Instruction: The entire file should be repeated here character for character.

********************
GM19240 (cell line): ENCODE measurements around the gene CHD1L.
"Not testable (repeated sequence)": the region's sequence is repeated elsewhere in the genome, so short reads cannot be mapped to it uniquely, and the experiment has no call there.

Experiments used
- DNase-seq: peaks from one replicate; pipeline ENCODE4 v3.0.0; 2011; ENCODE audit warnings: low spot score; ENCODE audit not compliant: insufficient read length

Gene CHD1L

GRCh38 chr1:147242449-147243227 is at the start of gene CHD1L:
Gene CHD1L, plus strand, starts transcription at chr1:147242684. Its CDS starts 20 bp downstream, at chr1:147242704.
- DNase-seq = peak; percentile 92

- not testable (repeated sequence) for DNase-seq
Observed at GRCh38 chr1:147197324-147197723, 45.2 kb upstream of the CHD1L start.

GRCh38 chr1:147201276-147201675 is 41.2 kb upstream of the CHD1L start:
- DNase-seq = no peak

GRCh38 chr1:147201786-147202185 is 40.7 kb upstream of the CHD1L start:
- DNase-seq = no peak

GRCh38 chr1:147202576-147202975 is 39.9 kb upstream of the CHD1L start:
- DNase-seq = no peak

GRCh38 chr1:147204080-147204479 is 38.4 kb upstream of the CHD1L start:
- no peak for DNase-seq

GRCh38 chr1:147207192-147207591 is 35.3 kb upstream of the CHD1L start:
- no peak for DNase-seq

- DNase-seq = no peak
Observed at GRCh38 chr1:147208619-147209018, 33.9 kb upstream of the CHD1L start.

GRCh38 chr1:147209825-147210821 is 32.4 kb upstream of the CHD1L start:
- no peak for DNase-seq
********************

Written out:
GM19240 (cell line): ENCODE measurements around the gene CHD1L.
"Not testable (repeated sequence)": the region's sequence is repeated elsewhere in the genome, so short reads cannot be mapped to it uniquely, and the experiment has no call there.

Experiments used
- DNase-seq: peaks from one replicate; pipeline ENCODE4 v3.0.0; 2011; ENCODE audit warnings: low spot score; ENCODE audit not compliant: insufficient read length

Gene CHD1L

GRCh38 chr1:147242449-147243227 is at the start of gene CHD1L:
Gene CHD1L, plus strand, starts transcription at chr1:147242684. Its CDS starts 20 bp downstream, at chr1:147242704.
- DNase-seq = peak; percentile 92

- not testable (repeated sequence) for DNase-seq
Observed at GRCh38 chr1:147197324-147197723, 45.2 kb upstream of the CHD1L start.

GRCh38 chr1:147201276-147201675 is 41.2 kb upstream of the CHD1L start:
- DNase-seq = no peak

GRCh38 chr1:147201786-147202185 is 40.7 kb upstream of the CHD1L start:
- DNase-seq = no peak

GRCh38 chr1:147202576-147202975 is 39.9 kb upstream of the CHD1L start:
- DNase-seq = no peak

GRCh38 chr1:147204080-147204479 is 38.4 kb upstream of the CHD1L start:
- no peak for DNase-seq

GRCh38 chr1:147207192-147207591 is 35.3 kb upstream of the CHD1L start:
- no peak for DNase-seq

- DNase-seq = no peak
Observed at GRCh38 chr1:147208619-147209018, 33.9 kb upstream of the CHD1L start.

GRCh38 chr1:147209825-147210821 is 32.4 kb upstream of the CHD1L start:
- no peak for DNase-seq